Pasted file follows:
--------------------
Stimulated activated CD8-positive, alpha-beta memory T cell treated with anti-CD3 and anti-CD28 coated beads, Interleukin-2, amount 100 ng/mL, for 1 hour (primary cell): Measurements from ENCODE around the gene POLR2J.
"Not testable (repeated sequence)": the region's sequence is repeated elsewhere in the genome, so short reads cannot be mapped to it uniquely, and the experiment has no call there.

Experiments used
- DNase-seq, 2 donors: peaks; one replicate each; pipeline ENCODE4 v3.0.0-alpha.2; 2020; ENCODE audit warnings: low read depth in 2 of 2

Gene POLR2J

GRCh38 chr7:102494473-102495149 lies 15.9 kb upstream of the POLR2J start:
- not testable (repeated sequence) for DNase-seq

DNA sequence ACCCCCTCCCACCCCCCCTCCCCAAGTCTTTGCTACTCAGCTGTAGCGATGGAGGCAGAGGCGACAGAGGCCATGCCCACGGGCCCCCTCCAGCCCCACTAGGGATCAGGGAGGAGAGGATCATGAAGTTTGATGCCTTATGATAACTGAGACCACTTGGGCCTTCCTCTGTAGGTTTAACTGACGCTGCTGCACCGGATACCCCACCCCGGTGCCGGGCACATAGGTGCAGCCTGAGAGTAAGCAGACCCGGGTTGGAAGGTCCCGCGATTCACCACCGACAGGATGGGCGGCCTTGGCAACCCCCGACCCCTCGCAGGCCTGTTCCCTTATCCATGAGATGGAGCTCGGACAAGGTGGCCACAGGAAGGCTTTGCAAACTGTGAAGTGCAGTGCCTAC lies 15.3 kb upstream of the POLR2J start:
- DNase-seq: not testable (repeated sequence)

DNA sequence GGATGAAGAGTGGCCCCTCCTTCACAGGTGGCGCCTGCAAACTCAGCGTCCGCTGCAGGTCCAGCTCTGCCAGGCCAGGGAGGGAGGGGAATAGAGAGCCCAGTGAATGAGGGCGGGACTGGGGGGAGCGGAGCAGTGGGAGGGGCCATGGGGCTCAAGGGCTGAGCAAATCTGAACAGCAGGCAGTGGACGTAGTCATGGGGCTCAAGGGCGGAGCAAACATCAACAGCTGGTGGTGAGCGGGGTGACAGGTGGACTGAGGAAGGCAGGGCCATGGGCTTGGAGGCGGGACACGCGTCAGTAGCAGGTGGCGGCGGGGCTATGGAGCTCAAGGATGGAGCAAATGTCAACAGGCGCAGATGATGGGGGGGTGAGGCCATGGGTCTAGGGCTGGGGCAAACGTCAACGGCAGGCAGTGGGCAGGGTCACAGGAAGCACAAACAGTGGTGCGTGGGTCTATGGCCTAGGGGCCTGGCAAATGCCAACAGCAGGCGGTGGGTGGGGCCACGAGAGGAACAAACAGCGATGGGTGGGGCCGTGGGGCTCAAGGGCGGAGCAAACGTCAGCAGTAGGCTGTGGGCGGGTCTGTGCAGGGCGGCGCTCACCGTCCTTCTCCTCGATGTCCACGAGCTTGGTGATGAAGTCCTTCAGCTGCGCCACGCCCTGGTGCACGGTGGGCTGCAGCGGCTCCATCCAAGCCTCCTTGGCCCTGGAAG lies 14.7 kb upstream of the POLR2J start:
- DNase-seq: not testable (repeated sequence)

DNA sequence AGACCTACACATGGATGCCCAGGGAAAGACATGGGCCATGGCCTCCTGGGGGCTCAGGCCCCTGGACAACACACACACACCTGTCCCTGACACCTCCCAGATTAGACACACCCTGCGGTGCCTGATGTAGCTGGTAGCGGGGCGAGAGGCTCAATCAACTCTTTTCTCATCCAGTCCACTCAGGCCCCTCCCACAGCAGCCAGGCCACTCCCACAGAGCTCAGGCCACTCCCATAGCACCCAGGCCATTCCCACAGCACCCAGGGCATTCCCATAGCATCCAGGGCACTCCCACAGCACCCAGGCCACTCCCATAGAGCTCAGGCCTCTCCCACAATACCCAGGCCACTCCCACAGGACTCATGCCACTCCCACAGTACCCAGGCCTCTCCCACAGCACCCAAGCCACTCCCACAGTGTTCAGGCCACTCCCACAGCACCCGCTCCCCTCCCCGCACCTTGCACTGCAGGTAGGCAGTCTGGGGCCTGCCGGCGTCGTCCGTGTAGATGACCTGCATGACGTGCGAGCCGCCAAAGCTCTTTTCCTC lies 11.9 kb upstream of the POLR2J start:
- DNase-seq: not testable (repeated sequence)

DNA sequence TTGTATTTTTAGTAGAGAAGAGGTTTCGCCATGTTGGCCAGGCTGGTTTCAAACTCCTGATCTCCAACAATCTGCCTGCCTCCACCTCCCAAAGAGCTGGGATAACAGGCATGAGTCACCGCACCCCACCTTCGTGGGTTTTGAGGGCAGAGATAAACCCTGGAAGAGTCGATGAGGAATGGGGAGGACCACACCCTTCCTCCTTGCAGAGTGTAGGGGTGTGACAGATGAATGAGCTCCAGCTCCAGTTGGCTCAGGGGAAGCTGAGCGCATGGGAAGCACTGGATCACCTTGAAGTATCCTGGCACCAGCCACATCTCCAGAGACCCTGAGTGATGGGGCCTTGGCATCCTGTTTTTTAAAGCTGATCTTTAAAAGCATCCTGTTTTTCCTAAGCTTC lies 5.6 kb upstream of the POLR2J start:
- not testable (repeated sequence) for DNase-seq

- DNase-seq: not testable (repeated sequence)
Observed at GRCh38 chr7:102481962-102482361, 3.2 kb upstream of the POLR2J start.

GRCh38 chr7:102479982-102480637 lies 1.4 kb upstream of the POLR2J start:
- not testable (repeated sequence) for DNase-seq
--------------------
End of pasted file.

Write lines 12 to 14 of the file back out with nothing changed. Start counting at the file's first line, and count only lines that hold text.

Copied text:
DNA sequence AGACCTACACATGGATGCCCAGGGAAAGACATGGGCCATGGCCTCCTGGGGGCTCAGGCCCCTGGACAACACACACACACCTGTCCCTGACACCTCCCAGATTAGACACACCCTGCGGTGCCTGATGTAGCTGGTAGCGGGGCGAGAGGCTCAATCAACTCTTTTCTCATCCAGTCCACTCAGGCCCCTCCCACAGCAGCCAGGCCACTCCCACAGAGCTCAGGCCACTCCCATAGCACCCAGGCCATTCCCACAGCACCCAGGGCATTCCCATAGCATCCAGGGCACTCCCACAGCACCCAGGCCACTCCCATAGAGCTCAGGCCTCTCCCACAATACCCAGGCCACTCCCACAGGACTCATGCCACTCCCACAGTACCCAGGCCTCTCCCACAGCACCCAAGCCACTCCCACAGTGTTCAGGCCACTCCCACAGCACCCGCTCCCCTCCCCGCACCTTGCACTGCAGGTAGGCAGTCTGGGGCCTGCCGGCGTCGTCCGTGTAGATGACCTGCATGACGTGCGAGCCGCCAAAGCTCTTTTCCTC lies 11.9 kb upstream of the POLR2J start:
- DNase-seq: not testable (repeated sequence)

DNA sequence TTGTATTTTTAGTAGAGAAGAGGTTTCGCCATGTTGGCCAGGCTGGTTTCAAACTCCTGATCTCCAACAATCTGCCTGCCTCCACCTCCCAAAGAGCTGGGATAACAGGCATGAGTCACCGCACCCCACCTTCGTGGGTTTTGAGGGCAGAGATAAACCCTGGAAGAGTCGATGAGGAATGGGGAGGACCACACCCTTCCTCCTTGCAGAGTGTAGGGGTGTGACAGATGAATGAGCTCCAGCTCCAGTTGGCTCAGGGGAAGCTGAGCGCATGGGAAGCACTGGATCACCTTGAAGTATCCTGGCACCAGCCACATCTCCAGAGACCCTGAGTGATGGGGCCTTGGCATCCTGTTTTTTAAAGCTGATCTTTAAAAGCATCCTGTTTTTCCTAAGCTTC lies 5.6 kb upstream of the POLR2J start: